I’ve semi-recently (in the past year or 2) became friends with some folks who never had a solid raiding guild and it was interesting to hear their perspective. We mostly all agree that the LFR environment is shit, but for outsider players, there’s this perception that joining a good enough guild has too many roadblocks. First of all, there’s the misconception that you have to be at it 4-5 nights a week to be successful which is just not true. Also, as you said, encounters with douchebags are definitely a factor. When you have a somewhat elitist group or bad leadership not giving people any opportunities, it definitely can discourage people from raiding guilds in general. People like that gave my friends a very bad taste of what it was like to be in a guild, which of course I tried to correct by sharing my experiences.
There’s also the feeling among these players that many groups are only looking for people who already have the gear and experience, but they question how you even get the gear and experience in the first place without being given an opportunity. Perhaps we take for granted the fact that we ran a damn good guild, where new players could work their way in and integrate into the team with a clear path on how to move forward. The same can’t be said about a lot of guilds, who spend far less time allowing new players to grow into their roster. Higher turnover that way but they’d rather just plug and play someone already experienced/geared into their roster than build up another player with potential, despite the fact that such a player might end up far more loyal in the long run.
I think previous iterations of WoW made that work out of necessity for needing a group of players to continue moving forward. Players wanted to see the content and complete more difficult challenges, but the only way to do so was to get a group. Add in the social factors of being a team player and not being a dick in order to stay in the group and you got yourselves a game where you have to work together. Alternative ways to play the game are a positive concept in general, but when there are alternative ways to do the same group-oriented activities, I think that’s where you run into problems. Are you a toxic player? Well, good thing raid finder has little to no accountability. Don’t want to work with anybody? Well, you can still queue up solo with strangers!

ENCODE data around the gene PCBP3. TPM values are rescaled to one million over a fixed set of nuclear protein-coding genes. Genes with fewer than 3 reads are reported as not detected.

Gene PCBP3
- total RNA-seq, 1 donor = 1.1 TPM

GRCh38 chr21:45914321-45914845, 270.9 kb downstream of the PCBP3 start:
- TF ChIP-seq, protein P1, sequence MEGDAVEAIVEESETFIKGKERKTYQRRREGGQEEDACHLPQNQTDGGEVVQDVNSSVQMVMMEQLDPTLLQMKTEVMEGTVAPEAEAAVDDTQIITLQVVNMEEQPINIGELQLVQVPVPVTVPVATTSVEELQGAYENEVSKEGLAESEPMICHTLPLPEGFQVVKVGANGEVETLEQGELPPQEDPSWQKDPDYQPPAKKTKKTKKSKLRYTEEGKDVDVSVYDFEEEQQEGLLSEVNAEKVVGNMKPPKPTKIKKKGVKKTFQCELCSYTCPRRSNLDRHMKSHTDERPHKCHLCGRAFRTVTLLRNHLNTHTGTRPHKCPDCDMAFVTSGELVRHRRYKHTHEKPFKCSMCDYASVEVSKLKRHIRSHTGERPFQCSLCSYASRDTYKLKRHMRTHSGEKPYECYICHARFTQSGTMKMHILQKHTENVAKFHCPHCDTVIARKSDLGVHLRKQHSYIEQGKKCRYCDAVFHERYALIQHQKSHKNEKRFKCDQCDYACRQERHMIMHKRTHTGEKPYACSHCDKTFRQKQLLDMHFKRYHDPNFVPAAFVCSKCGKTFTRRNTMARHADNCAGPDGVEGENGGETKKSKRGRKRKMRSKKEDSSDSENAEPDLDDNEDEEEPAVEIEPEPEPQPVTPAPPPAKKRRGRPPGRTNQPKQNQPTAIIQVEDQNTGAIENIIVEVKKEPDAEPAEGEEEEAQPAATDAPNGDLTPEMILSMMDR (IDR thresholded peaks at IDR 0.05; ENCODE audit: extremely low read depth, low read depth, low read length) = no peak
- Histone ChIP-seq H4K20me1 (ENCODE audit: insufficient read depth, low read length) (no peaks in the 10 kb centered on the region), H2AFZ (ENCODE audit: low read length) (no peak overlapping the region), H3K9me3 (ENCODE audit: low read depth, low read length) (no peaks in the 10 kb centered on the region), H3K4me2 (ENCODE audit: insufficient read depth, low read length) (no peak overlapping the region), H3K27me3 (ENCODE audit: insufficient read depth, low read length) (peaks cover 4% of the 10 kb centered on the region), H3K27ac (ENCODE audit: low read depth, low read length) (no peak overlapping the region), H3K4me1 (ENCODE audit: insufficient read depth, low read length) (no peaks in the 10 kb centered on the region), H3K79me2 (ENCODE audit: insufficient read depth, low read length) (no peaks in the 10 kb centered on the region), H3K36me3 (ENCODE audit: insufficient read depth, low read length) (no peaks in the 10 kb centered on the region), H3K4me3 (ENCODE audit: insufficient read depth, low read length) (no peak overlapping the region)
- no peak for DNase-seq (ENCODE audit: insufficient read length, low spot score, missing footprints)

At least with PUGs or the new group finder (dubbed LFX recently), leadership and social accountability are back on the table. Automatic queues strip away all that accountability and damages the MMO part of the game, which leads to the antisocial community that we’re all discussing here. Not that I don’t think solo play is important, but solo play shouldn’t consist of the same activities as group play to not diminish the importance of grouping in the first place.
So I agree that it would be important to educate players on the importance of being in a guild. The alternatives shouldn’t actively diminish that importance by fostering an environment where you could just as easily not work with other players for the same goals. I still think raid finder is the heart of this issue. Sure, make an easier version of the raid, but make players form their own groups for it, even cross-realm (like with LFX). it stays social that way with added player accountability. No automatic queues.
I really feel like that’s all we need. Want to see the raid but you’re more casual? You still can on normal mode but not as a lone wolf. Get talking and get into someone’s group. Even PUGs are more social than raid finder. There were some strong recurring ones like what @Mangetsu used to run in Naxx before joining up with us. An easy normal-mode “flex” raid as the baseline casual raiding experience would be a far better solution than raid finder ever was. Let the experts start in Heroic and progress through Mythic, but the one similarity that stays intact is the need to work with other players to see the content. That’s what we need.